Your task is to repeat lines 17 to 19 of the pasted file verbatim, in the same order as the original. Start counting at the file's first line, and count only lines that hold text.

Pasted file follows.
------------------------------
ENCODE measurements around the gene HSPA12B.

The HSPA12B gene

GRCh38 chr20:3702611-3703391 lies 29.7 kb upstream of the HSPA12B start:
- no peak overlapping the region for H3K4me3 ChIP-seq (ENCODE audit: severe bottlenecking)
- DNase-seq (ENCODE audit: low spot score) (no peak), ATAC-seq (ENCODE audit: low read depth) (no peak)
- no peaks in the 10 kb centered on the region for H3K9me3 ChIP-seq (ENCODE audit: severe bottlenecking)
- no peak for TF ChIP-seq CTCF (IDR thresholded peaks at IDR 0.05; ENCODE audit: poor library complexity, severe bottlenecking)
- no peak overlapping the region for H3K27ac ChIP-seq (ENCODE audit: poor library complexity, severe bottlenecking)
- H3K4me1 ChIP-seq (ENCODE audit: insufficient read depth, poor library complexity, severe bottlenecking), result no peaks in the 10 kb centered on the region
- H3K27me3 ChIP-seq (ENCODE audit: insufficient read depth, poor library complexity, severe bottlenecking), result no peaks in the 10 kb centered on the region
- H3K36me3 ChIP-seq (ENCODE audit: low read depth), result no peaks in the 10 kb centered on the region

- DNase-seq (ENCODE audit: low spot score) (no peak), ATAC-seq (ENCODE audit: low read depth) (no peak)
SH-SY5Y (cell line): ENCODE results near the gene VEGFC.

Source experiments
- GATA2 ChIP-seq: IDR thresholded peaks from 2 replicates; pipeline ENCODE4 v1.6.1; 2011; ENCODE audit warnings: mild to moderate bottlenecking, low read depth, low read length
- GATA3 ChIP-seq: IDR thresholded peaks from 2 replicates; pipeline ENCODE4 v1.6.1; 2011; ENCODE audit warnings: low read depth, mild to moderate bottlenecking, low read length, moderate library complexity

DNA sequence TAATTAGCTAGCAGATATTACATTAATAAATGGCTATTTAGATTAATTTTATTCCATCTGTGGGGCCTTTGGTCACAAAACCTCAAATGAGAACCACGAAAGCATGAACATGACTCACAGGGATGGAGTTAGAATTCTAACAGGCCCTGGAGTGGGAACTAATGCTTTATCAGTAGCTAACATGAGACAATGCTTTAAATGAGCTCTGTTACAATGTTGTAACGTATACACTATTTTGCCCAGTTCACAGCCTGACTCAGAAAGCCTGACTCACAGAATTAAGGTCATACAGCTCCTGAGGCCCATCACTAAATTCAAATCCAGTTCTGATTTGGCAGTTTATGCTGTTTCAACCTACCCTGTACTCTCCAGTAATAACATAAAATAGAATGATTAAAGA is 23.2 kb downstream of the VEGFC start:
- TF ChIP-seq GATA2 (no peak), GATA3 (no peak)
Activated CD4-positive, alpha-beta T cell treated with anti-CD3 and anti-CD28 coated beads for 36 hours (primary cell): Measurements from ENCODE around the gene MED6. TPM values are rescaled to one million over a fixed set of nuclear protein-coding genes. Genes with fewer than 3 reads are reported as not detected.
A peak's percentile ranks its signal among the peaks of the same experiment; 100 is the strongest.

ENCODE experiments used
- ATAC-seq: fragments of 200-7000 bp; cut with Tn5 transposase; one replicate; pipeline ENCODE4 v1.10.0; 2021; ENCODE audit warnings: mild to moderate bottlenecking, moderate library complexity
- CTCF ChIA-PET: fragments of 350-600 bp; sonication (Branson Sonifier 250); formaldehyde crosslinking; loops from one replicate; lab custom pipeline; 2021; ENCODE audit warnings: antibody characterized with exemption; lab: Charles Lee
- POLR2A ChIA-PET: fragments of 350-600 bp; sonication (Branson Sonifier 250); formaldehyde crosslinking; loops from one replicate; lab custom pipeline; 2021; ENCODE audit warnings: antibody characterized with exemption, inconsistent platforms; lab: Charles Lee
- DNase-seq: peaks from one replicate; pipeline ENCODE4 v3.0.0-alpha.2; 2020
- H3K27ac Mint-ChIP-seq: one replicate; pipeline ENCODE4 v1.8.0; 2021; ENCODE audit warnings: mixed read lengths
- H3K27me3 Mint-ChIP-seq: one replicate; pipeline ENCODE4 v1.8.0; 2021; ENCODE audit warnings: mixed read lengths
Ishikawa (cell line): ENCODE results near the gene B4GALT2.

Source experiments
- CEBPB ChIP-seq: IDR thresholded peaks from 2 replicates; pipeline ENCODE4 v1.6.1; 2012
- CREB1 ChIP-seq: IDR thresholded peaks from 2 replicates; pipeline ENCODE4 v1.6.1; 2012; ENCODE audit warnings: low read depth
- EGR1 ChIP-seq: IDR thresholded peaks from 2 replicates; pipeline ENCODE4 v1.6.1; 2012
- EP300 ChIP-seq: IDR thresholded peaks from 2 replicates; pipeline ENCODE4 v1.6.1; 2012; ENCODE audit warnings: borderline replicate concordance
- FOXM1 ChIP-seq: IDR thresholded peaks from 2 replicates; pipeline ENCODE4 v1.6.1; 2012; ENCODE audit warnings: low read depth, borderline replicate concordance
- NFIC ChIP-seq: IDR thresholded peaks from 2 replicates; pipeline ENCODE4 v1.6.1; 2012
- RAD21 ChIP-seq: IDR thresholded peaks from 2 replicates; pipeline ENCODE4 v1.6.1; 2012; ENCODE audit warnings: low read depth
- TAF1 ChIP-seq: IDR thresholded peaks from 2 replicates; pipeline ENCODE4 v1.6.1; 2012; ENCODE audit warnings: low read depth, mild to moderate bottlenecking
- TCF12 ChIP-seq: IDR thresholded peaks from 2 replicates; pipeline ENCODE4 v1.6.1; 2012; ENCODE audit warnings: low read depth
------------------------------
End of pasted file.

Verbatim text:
DNA sequence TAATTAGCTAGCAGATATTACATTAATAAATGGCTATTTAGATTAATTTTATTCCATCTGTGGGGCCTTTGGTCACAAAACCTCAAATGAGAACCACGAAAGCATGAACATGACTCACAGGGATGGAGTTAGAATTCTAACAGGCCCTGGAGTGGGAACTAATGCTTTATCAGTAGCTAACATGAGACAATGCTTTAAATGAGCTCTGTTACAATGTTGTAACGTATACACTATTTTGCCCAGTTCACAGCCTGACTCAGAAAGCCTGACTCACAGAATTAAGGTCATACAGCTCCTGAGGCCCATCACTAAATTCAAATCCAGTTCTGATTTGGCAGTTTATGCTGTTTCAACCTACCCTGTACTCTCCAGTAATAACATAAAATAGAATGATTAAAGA is 23.2 kb downstream of the VEGFC start:
- TF ChIP-seq GATA2 (no peak), GATA3 (no peak)
Activated CD4-positive, alpha-beta T cell treated with anti-CD3 and anti-CD28 coated beads for 36 hours (primary cell): Measurements from ENCODE around the gene MED6. TPM values are rescaled to one million over a fixed set of nuclear protein-coding genes. Genes with fewer than 3 reads are reported as not detected.